Ob­serv­ing the Heav­ens at Jian­guomen

China Today (English) - - CHINA WATCH - By BRIAN SAL­TER

THE walls at Jian­guomen Sta­tion give you a hefty clue of what at­trac­tions are in the area be­fore you’ve even ex­ited the train. In com­mon with many other sub­way sta­tions in Bei­jing, you can get a pretty good idea of what fa­mous mon­u­ments are close by, sim­ply by look­ing at the tiles or mo­saics that dec­o­rate the plat­forms.

A passer-by might be sur­prised to see an an­cient ob­ser­va­tory sit­u­ated on the top of a fort-like build­ing at Jian­guo Gate, with some ar­chaic in­stru­ments clearly vis­i­ble on the sky­line; but the Bei­jing An­cient Ob­ser­va­tory is a pre-tele­scopic ob­ser­va­tory lo­cated just around the corner from Exit C of the sta­tion.

In 1421 the Ming Dy­nasty (1368-1644) moved its cap­i­tal to Bei­jing and the ob­ser­va­tory was built along the city wall the fol­low­ing year. As the Em­peror was re­garded as the Son of Heaven, the move­ments of the heavenly bod­ies were highly sig­nif­i­cant, so the ob­ser­va­tory was built to serve the Ming and Qing (1644-1911) as­tronomers in their star-gaz­ing re­ports that they pre­pared for the Em­peror.

Another of its func­tions was to as­sist with sea nav­i­ga­tion, and to this end, Mus­lim schol­ars were re­cruited for their ex­per­tise. How­ever, in the mid-17th cen­tury, af­ter win­ning an as­tron­omy con­test, the Je­suit Fer­di­nand Ver­biest (1623-1688) was awarded com­plete charge of the ob­ser­va­tory by the em­peror. In 1673, he su­per­vised the re­build­ing of some of the in­stru­ments; and he and other Je­suits helped to fur­ther de­velop the ob­ser­va­tions of the stars and plan­ets.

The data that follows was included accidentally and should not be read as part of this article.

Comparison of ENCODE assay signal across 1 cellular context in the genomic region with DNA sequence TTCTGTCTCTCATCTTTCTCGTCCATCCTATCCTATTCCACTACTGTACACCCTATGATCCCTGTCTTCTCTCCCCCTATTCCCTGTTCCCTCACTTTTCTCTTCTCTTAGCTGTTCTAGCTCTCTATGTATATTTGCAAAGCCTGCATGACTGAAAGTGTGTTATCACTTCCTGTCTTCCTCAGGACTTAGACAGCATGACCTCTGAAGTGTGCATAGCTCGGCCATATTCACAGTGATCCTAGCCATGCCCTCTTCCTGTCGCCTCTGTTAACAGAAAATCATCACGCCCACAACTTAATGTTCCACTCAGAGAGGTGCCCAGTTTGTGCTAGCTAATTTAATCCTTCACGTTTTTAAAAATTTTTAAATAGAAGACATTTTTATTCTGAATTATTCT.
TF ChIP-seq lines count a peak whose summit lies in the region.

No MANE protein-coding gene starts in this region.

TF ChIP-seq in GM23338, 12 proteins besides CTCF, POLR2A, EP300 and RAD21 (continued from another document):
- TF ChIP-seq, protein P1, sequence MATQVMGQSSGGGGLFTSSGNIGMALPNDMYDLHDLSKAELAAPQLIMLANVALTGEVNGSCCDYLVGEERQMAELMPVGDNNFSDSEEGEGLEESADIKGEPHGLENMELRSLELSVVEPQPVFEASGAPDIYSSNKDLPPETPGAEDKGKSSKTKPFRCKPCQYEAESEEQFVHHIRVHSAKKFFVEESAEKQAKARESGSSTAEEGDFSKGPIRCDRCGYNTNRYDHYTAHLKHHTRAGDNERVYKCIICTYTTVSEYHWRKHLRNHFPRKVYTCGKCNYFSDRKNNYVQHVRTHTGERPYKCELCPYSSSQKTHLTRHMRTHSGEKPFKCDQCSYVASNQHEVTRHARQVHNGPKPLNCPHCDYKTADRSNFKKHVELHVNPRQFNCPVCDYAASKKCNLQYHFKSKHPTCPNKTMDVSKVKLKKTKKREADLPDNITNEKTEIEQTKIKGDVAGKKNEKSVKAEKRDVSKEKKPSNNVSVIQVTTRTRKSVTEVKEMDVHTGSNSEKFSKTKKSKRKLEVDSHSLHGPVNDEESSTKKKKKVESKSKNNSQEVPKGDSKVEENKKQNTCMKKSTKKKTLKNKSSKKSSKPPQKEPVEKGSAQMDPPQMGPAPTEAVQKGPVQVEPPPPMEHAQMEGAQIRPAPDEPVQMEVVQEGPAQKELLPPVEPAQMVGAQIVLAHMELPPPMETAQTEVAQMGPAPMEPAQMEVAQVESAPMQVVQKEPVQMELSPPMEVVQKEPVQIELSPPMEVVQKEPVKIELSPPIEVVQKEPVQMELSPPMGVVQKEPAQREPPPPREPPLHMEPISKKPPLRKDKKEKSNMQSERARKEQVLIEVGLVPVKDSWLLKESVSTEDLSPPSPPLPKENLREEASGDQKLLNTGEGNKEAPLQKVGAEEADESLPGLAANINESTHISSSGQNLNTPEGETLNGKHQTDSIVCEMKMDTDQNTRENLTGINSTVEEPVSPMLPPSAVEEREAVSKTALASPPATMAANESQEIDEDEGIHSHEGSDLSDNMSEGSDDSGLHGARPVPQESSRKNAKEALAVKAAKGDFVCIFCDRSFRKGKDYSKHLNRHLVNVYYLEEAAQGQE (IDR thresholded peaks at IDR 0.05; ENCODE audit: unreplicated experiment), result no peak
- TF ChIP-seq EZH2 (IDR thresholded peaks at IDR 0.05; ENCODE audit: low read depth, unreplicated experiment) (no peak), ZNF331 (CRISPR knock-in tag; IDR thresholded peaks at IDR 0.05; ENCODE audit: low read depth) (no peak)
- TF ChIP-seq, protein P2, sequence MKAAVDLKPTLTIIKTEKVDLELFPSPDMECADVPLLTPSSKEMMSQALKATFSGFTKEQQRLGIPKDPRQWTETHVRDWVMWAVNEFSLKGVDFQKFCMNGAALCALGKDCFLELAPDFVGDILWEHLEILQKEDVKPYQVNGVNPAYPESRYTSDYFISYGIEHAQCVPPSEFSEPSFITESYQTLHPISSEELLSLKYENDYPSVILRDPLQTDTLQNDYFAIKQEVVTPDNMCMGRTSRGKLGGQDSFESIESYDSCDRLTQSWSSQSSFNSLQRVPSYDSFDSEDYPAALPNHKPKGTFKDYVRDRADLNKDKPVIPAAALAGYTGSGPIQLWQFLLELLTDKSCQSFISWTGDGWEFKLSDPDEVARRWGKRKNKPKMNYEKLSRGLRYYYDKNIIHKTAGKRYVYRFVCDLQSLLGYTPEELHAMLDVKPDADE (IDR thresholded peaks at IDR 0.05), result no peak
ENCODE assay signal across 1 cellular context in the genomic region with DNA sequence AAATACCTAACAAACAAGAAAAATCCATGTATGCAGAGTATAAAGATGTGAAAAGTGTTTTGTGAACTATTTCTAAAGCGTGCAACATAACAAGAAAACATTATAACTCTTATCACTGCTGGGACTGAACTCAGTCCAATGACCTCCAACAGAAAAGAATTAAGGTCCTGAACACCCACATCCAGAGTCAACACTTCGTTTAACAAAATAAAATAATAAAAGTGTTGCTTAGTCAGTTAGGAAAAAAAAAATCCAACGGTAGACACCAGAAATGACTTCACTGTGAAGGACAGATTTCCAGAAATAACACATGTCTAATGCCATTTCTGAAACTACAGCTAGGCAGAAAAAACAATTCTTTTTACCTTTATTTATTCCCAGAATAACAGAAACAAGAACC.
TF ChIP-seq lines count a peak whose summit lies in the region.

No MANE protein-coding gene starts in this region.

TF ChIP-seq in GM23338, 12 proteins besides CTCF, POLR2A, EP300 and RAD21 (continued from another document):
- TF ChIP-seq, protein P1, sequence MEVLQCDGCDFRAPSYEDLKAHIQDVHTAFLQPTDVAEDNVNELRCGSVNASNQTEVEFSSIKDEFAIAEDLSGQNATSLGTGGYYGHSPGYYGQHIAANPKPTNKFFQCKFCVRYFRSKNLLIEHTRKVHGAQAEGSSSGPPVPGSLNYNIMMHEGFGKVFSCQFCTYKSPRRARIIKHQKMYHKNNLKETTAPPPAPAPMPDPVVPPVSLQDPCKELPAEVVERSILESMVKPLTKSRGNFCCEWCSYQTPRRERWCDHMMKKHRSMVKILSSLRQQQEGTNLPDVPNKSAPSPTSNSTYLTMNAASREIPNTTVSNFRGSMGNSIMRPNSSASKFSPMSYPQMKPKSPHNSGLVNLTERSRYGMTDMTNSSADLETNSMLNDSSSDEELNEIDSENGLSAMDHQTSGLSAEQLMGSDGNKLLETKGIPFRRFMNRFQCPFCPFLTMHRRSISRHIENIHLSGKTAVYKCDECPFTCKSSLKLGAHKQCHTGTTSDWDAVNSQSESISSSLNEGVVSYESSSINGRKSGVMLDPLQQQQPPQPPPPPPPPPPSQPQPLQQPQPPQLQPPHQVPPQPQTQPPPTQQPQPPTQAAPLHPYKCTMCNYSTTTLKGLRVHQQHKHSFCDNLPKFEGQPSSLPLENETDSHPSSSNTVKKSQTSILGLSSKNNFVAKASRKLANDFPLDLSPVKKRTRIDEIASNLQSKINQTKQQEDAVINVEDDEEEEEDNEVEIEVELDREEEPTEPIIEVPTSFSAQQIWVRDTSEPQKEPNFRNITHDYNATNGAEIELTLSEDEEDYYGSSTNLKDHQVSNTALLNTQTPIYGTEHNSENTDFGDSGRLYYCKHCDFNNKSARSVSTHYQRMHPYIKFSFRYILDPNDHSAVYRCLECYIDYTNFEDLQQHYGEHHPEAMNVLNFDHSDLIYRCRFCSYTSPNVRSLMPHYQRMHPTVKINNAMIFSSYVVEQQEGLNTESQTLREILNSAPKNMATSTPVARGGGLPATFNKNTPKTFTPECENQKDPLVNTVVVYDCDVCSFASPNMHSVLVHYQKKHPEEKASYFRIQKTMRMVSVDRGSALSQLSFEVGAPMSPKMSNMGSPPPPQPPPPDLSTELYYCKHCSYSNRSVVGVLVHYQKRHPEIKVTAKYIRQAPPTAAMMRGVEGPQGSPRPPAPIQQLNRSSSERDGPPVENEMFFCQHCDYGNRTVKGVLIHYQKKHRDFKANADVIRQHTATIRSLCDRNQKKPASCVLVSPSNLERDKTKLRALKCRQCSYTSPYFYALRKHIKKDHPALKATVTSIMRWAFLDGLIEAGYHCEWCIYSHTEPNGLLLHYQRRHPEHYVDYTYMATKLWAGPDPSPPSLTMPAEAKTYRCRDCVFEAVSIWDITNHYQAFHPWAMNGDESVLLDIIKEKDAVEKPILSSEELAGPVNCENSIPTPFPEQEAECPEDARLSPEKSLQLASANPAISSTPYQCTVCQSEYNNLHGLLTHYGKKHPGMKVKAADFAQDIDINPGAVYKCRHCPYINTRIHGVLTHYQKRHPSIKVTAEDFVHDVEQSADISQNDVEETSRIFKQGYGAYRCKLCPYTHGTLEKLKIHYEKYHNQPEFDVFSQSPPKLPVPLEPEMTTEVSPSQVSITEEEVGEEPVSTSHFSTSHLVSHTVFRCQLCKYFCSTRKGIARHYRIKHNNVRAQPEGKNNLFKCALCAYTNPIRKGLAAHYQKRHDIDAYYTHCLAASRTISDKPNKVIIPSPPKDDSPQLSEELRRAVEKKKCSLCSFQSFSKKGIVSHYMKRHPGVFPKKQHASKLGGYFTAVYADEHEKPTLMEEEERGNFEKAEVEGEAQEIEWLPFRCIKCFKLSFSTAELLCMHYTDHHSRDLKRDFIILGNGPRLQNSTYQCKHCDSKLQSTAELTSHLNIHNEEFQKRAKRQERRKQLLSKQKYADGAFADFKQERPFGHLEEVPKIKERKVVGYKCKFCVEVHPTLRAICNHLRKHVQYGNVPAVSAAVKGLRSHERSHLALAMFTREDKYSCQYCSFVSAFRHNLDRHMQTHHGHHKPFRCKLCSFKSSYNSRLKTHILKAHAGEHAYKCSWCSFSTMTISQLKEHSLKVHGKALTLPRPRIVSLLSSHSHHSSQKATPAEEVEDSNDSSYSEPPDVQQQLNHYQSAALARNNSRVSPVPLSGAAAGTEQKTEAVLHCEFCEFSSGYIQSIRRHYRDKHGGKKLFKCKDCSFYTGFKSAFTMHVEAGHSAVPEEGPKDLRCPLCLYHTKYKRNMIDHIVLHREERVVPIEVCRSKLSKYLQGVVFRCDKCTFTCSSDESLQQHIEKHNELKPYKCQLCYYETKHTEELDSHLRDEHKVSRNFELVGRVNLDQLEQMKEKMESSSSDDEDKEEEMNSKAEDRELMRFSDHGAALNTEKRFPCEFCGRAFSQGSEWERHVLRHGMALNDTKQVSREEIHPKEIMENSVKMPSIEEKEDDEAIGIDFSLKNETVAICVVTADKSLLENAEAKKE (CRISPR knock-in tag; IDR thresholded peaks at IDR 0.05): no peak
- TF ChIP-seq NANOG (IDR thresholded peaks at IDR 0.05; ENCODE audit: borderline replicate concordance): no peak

Ac­tu­ally, the orig­i­nal name of this place was the Ad­min­is­tra­tion of Heaven Ob­ser­va­tory. It was changed to Con­stel­la­tion Ob­ser­va­tory (or lit­er­ally “Plat­form of Star Watch­ing”) in 1442 by Em­peror Ying­zong of the Ming Dy­nasty and known sim­ply as the Ob­ser­va­tory in the Qing Dy­nasty. The name was fur­ther changed to “Cen­tral Ob­ser­va­tory” af­ter the Rev­o­lu­tion of 1911.

The Jian­guomen ob­ser­va­tory is the only sur­viv­ing ex­am­ple among the sev­eral ob­ser­va­to­ries con­structed dur­ing the Jin (1115-1234), Yuan (1279-1368), Ming, and Qing dy­nas­ties. The ob­ser­va­tory it­self is lo­cated on a 15 me­ter high brick plat­form of about 40x40 square me­ters, which is one of the few sur­viv­ing por­tions of the old Ming-era city wall that once en­cir­cled Bei­jing. Eight huge, but or­nately carved, bronze as­tro­nom­i­cal in­stru­ments can be found on this plat­form, while oth­ers are lo­cated at ground level. All have been well pre­served since the time of the Qing Dy­nasty. You can clearly see the con­flu­ence of cul­tures of ori­en­tal crafts­man­ship and Euro­pean Re­nais­sance in the de­sign of th­ese in­stru­ments, which in­clude a ce­les­tial globe, a dragon quad­rant, an eclip­ti­cal armil­lary sphere, and an az­imuth theodo­lite.

The Quad­rant, built in 1673, was used to mea­sure the al­ti­tudes and

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